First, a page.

Family Day in B.C. is meant to recognize the value for working parents and other caregivers of spending time with their children, their extended families and friends. First Call: B.C. Child and Youth Advocacy Coalition believes this to be a worthwhile and important recognition in public policy.
It’s also worthwhile to think about the well-being of B.C. families the other 364 days of the year and ask ourselves: How are families with children doing? The answer: It depends on the family.
From a financial perspective, some families are doing well, many are just barely making it, and too many are being left behind and left out because they are living in poverty in a wealthy community. Many young families are having a hard time juggling the costs of raising children with piles of debt and precarious employment.
One in five B.C. children is living in poverty. Some families with children are showing up in these poverty statistics more than others. Children in single-parent families have a 50 per cent chance of being poor. The vast majority of these single parents are women. Some other factors that increase the risk of poverty for children are aboriginal identity, being a new immigrant or having a disability.
That fact that these specific population groups are over-represented in child-poverty statistics is evidence of the ways our economic and social systems still discriminate or fail to support these families.
For example, the pay gap for women in B.C. remains significant. Women make up almost half of the province’s income earners, but their median employment income is only 65 per cent of the median income for men.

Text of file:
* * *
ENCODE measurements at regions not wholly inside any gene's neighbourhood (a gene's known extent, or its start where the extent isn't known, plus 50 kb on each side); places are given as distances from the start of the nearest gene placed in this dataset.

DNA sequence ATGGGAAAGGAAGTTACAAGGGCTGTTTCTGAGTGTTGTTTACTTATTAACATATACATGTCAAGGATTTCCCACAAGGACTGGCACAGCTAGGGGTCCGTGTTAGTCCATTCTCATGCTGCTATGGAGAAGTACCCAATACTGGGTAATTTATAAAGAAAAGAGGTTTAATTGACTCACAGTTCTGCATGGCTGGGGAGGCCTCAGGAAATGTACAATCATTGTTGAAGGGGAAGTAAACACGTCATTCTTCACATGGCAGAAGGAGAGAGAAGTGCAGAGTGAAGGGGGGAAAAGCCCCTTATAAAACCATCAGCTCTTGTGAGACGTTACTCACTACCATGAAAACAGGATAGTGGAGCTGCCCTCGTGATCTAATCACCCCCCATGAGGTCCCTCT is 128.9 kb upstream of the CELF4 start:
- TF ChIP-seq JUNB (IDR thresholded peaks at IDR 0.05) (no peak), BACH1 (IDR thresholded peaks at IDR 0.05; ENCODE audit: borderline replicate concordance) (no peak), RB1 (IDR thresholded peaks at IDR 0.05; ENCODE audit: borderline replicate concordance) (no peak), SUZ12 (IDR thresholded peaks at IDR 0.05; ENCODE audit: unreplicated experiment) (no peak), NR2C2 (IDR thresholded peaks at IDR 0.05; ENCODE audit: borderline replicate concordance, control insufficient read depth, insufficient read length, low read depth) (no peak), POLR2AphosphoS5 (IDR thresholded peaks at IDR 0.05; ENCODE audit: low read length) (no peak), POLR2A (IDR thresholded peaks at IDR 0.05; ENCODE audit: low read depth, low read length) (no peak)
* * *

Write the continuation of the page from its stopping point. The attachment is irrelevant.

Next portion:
Families with children living in deep poverty include those with parents in the workforce and those on income or disability assistance. These facts add the issues of both low wages or insufficient work and low income and disability assistance rates to the poverty picture.
Child care continues to loom as a huge issue for families who need to earn a living. Parent fees are incredibly high, spaces are in short supply even when you have the money, and quality suffers because early-childhood educators are underpaid.
For many aboriginal families, poverty is labelled neglect and is still translating into having their children taken into foster care, perpetuating the intergenerational trauma flowing from the residential-school experiences.
When the combination of the labour market and government policies continues to fail so many children, and particularly those in such well-defined groups, we have to recognize that these are failures of our systems, not individual failures. There are no good excuses for allowing, even facilitating, the growing inequities in life chances between children in have and have-not families in B.C.
There are lots of examples from other countries and provinces of actions we can take now. It’s not rocket science.
We need improved parental-leave policies that all parents can access, higher child-benefits payments that go to those on low incomes, a provincial non-profit child-care system that costs parents only $10 a day and is fee-free for low-income families. We need to have higher minimum wages, more public and private employers paying living wages, pay-equity commitments, investments in affordable housing, making post-secondary education barrier-free for low-income families, inclusion of dental and vision care and pharmacare in our public-health system, and higher welfare rates.
We also need to shore up our lagging investments in public education, in early-childhood and parent-support services other than child care, in mental-health services and in child-protection services. We need to stop under-funding services for aboriginal children.
These are all elements that can form the legs of a provincial poverty-reduction strategy. The signals from the new federal government on many of these issues raise hopes of a more robust federal-provincial partnership to help achieve the bigger-ticket items.
Investing in keeping children and families healthy will have a huge payoff for public services and the economy in the long run. High poverty rates are expensive, because we’re always paying for the damage done and the lost potential. Let’s hope the upcoming provincial budget recognizes the importance of these upstream investments.
On Family Day, we can enjoy our families and pledge to ensure all B.C. families are getting the help they need for their children and our province to thrive.
Adrienne Montani is the provincial co-ordinator of First Call: B.C. Child and Youth Advocacy Coalition.